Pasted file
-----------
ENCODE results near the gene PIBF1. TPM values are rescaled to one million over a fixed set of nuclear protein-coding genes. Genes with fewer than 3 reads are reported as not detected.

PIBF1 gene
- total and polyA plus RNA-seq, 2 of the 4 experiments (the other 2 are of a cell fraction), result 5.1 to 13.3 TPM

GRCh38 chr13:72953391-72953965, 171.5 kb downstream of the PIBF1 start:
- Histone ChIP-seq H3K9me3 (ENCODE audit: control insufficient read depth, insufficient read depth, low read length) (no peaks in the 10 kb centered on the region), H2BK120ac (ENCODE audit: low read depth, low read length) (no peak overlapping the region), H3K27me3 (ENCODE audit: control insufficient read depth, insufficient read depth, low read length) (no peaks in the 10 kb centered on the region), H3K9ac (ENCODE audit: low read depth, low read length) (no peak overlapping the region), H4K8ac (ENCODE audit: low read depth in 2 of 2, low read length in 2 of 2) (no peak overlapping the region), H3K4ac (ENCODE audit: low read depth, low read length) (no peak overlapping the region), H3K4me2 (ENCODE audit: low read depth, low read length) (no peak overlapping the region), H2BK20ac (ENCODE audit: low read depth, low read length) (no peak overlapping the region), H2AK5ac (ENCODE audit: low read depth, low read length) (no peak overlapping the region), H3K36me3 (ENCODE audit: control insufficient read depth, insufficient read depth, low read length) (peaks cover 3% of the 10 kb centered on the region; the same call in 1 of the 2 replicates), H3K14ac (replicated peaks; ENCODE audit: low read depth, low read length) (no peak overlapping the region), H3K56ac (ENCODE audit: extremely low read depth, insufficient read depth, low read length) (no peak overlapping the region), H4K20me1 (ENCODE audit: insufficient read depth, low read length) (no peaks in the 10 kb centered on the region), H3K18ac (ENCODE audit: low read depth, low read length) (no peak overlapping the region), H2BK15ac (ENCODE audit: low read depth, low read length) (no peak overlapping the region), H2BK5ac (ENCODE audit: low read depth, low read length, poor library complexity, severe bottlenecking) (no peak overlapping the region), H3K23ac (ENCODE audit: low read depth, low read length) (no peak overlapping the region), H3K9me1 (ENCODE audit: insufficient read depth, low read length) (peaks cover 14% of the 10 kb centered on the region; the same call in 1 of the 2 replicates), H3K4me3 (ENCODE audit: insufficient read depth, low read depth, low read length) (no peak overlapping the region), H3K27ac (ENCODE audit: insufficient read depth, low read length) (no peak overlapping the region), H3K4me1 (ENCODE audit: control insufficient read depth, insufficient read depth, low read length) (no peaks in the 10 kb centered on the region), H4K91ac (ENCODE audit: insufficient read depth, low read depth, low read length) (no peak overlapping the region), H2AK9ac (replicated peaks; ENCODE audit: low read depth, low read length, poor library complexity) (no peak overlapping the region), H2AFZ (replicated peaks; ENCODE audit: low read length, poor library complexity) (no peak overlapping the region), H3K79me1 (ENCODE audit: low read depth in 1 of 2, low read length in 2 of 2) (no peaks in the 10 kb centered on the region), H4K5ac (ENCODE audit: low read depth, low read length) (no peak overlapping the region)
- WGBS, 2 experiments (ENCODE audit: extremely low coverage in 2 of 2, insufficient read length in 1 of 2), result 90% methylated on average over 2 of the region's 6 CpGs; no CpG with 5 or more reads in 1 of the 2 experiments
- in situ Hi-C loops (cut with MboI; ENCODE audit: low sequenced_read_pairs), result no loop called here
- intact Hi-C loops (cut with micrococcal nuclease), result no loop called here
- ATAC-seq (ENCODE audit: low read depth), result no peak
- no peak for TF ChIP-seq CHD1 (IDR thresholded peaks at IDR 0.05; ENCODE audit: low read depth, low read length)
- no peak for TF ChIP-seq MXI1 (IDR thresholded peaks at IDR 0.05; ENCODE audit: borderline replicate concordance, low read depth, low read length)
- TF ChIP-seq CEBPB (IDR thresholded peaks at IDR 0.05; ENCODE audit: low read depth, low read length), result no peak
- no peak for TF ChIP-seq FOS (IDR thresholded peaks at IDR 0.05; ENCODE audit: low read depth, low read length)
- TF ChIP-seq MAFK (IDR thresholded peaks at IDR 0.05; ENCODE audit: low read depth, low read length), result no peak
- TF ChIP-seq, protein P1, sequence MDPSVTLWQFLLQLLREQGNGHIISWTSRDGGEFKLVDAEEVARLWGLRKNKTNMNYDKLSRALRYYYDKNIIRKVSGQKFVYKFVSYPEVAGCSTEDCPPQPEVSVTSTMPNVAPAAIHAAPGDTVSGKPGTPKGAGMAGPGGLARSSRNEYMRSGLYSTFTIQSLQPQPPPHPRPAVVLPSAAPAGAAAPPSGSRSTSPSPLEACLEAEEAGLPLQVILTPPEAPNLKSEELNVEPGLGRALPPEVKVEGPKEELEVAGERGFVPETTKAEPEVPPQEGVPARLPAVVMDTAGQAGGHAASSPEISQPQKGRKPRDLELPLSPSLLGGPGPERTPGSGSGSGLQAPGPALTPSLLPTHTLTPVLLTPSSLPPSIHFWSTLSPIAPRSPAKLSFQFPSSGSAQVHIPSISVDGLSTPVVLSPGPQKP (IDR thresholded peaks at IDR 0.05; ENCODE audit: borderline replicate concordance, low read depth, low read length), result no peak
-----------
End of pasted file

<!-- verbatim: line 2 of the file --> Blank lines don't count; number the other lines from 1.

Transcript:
PIBF1 gene